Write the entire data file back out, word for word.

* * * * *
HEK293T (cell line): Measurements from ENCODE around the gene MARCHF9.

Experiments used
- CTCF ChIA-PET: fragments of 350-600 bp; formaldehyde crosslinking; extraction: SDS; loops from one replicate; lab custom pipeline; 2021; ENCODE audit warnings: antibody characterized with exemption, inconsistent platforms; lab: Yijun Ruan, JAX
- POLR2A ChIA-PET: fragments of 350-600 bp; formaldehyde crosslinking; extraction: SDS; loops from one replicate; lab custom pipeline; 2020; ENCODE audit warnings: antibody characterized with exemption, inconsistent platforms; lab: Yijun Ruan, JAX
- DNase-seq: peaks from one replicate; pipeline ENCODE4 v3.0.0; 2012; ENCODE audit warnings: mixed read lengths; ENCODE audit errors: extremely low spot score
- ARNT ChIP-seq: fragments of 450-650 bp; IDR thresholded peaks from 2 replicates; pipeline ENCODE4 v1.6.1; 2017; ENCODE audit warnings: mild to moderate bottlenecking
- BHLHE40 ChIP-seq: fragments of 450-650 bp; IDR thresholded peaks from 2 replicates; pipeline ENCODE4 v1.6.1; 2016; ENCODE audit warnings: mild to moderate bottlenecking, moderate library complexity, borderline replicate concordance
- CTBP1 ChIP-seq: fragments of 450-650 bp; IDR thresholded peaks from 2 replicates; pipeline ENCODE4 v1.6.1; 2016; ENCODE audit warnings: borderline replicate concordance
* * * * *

HEK293T (cell line): Measurements from ENCODE around the gene MARCHF9.

Experiments used
- CTCF ChIA-PET: fragments of 350-600 bp; formaldehyde crosslinking; extraction: SDS; loops from one replicate; lab custom pipeline; 2021; ENCODE audit warnings: antibody characterized with exemption, inconsistent platforms; lab: Yijun Ruan, JAX
- POLR2A ChIA-PET: fragments of 350-600 bp; formaldehyde crosslinking; extraction: SDS; loops from one replicate; lab custom pipeline; 2020; ENCODE audit warnings: antibody characterized with exemption, inconsistent platforms; lab: Yijun Ruan, JAX
- DNase-seq: peaks from one replicate; pipeline ENCODE4 v3.0.0; 2012; ENCODE audit warnings: mixed read lengths; ENCODE audit errors: extremely low spot score
- ARNT ChIP-seq: fragments of 450-650 bp; IDR thresholded peaks from 2 replicates; pipeline ENCODE4 v1.6.1; 2017; ENCODE audit warnings: mild to moderate bottlenecking
- BHLHE40 ChIP-seq: fragments of 450-650 bp; IDR thresholded peaks from 2 replicates; pipeline ENCODE4 v1.6.1; 2016; ENCODE audit warnings: mild to moderate bottlenecking, moderate library complexity, borderline replicate concordance
- CTBP1 ChIP-seq: fragments of 450-650 bp; IDR thresholded peaks from 2 replicates; pipeline ENCODE4 v1.6.1; 2016; ENCODE audit warnings: borderline replicate concordance